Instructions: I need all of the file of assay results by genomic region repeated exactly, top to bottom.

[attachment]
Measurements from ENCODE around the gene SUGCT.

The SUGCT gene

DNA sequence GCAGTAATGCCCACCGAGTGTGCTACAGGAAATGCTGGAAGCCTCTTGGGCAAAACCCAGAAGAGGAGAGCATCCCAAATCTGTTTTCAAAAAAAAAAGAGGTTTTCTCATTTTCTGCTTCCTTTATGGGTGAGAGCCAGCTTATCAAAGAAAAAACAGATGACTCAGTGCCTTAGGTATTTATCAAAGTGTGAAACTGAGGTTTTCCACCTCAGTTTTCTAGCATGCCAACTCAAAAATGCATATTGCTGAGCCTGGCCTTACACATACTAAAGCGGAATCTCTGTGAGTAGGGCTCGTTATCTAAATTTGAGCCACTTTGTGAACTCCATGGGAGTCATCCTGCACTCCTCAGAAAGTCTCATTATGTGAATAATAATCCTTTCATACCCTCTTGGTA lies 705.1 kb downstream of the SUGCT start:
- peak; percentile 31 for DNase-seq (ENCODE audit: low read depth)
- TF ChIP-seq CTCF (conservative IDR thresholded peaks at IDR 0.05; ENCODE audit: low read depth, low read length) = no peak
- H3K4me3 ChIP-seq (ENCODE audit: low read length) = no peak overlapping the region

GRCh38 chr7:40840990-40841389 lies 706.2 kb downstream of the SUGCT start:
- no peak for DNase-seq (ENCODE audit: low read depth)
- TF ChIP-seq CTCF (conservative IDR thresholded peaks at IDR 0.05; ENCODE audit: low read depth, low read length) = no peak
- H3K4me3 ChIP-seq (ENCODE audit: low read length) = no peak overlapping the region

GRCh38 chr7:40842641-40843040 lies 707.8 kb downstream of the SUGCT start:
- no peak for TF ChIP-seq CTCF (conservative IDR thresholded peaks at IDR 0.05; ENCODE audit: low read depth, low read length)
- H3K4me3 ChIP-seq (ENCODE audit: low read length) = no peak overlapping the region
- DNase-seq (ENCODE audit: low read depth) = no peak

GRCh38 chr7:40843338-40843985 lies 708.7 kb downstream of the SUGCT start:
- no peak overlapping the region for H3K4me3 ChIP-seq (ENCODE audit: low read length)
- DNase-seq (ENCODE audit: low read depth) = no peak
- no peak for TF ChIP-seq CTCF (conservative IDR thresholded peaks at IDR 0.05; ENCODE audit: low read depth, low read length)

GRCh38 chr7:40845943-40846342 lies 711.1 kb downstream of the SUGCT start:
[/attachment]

Measurements from ENCODE around the gene SUGCT.

The SUGCT gene

DNA sequence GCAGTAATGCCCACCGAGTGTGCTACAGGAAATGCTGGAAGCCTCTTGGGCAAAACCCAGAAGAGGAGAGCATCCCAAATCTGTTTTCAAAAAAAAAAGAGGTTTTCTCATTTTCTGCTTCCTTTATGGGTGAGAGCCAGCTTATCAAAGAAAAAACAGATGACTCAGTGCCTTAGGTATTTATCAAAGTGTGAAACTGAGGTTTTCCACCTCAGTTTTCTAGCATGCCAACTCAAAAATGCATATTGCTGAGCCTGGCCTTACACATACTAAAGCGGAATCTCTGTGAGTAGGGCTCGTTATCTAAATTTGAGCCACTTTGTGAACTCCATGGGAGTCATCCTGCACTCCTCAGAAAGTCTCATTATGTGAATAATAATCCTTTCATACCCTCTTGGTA lies 705.1 kb downstream of the SUGCT start:
- peak; percentile 31 for DNase-seq (ENCODE audit: low read depth)
- TF ChIP-seq CTCF (conservative IDR thresholded peaks at IDR 0.05; ENCODE audit: low read depth, low read length) = no peak
- H3K4me3 ChIP-seq (ENCODE audit: low read length) = no peak overlapping the region

GRCh38 chr7:40840990-40841389 lies 706.2 kb downstream of the SUGCT start:
- no peak for DNase-seq (ENCODE audit: low read depth)
- TF ChIP-seq CTCF (conservative IDR thresholded peaks at IDR 0.05; ENCODE audit: low read depth, low read length) = no peak
- H3K4me3 ChIP-seq (ENCODE audit: low read length) = no peak overlapping the region

GRCh38 chr7:40842641-40843040 lies 707.8 kb downstream of the SUGCT start:
- no peak for TF ChIP-seq CTCF (conservative IDR thresholded peaks at IDR 0.05; ENCODE audit: low read depth, low read length)
- H3K4me3 ChIP-seq (ENCODE audit: low read length) = no peak overlapping the region
- DNase-seq (ENCODE audit: low read depth) = no peak

GRCh38 chr7:40843338-40843985 lies 708.7 kb downstream of the SUGCT start:
- no peak overlapping the region for H3K4me3 ChIP-seq (ENCODE audit: low read length)
- DNase-seq (ENCODE audit: low read depth) = no peak
- no peak for TF ChIP-seq CTCF (conservative IDR thresholded peaks at IDR 0.05; ENCODE audit: low read depth, low read length)

GRCh38 chr7:40845943-40846342 lies 711.1 kb downstream of the SUGCT start: